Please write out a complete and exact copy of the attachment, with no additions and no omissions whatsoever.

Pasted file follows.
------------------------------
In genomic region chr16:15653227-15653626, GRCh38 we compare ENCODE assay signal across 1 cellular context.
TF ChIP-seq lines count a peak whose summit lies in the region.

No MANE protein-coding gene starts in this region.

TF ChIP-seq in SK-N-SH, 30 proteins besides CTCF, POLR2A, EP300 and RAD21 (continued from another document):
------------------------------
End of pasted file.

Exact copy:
In genomic region chr16:15653227-15653626, GRCh38 we compare ENCODE assay signal across 1 cellular context.
TF ChIP-seq lines count a peak whose summit lies in the region.

No MANE protein-coding gene starts in this region.

TF ChIP-seq in SK-N-SH, 30 proteins besides CTCF, POLR2A, EP300 and RAD21 (continued from another document):